Releases misleading info.
By Kaleyesus Bekele,
The Lebanese government has failed to release the preliminary investigation report into the crash of an Ethiopian airlines plane that plunged into the Mediterranean Sea shortly after takeoff from Beirut on the early morning of January 25.
The International Civil Aviation Organization’s (ICAO) accident investigation procedure annex stipulates that the aircraft accident preliminary report should be released 30 days after the accident. According to ICAO’s annex it is the discretion of the country where the accident occurred to release the investigation report. The Lebanese Ministry of Urban Works and Transport was supposed to release the preliminary accident investigation report on February 24.
Upon the request of the government of Lebanon, the Bureau of Enquiry and Analysis for Civil Aviation Safety (BEA) is investigating the accident. Headquartered at Le Bourget Airport, near Paris, BEA is an agency of the French government that analyses aviation accidents and functions. The plane’s black box was sent to France on February 7.
The director general of the civil aviation of Lebanon is heading the investigation into the crash assisted by the US NTSB (National Transport Safety Board), the FAA (Federal Aviation Authority) and Boeing. Ethiopian and Lebanese aviation experts are also part of the investigation team.
Reliable sources told The Reporter that the investigation team submitted the preliminary report to the Lebanese Civil Aviation Authority and Ministry of Urban Works and Transport, the Ethiopian Civil Aviation Authority and the Ethiopian Airlines on February 22. They said though the report was submitted to Lebanese authorities before February 24 (the deadline set by ICAO) they had not released it to date. “The Lebanese public has been blaming the Lebanese authorities for failing to provide satisfactory information about the accident. And yet they have not even given a press conference after receiving the preliminary report. The mandate to choose who inspects the black boxes and to release both the preliminary and final reports is the country where the accident occurred. It is not the operator’s discretion to release the report,” sources said.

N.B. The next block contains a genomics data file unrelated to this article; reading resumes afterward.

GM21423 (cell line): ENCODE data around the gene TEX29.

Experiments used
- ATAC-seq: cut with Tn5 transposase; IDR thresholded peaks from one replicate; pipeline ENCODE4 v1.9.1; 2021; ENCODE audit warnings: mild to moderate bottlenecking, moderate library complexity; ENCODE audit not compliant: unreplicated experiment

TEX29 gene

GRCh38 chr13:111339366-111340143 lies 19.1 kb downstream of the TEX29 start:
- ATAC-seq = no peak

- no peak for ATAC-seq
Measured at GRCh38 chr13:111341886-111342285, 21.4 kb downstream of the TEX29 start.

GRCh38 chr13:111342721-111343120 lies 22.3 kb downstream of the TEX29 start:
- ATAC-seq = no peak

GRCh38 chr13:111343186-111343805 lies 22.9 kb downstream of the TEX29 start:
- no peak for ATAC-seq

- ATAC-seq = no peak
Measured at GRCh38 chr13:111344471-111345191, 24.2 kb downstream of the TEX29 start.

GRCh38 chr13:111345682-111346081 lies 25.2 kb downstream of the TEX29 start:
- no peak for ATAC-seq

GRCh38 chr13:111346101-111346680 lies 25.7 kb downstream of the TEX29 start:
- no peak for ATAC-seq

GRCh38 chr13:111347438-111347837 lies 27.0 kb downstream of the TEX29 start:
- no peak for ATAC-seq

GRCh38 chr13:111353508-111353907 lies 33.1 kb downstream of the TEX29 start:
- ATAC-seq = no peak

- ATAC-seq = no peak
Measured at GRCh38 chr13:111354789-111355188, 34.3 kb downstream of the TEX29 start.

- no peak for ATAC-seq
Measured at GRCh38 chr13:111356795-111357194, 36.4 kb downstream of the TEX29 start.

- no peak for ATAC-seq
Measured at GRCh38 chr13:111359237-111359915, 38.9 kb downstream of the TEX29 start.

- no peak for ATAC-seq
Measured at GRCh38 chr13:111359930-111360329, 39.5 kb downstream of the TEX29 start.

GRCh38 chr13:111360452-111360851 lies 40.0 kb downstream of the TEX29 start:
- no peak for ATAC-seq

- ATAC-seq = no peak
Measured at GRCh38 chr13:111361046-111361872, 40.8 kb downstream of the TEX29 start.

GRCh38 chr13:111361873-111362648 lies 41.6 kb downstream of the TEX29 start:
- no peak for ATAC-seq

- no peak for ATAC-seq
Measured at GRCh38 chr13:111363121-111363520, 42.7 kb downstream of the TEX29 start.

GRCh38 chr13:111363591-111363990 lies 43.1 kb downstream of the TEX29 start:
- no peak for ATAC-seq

On February 24, the Ethiopian Minster of Transport, Deriba Kuma, and Ethiopian CEO, Girma Wake, accused the Lebanese authorities of hiding relevant information and leaking misleading and speculative information about the accident. Sources yesterday told The Reporter that though the investigation team had repeatedly asked Lebanese authorities for detailed information about the passengers of ET 409, the authorities declined to accede to its request. “The investigation team demanded to be given relevant information about the Lebanese passengers that boarded the ill fated Boeing 737-800 aircraft to be disclosed. It also asked the occupation and other relevant information about each passenger. However, the Lebanese authorities are reluctant to provide the requested information. On the other hand the Ethiopian side has provided all the relevant data requested by the investigation team as well as the Lebanese authorities.”
Sources said that aside to withholding the preliminary report, the Lebanese authorities have continued to deliberately leak speculative and erroneous information on the cause of the accident. “The Lebanese authorities are using different media outlets to divert the attention of the Lebanese public. Though they have the preliminary report on their hands, they have preferred to disseminate erroneous information,” they added.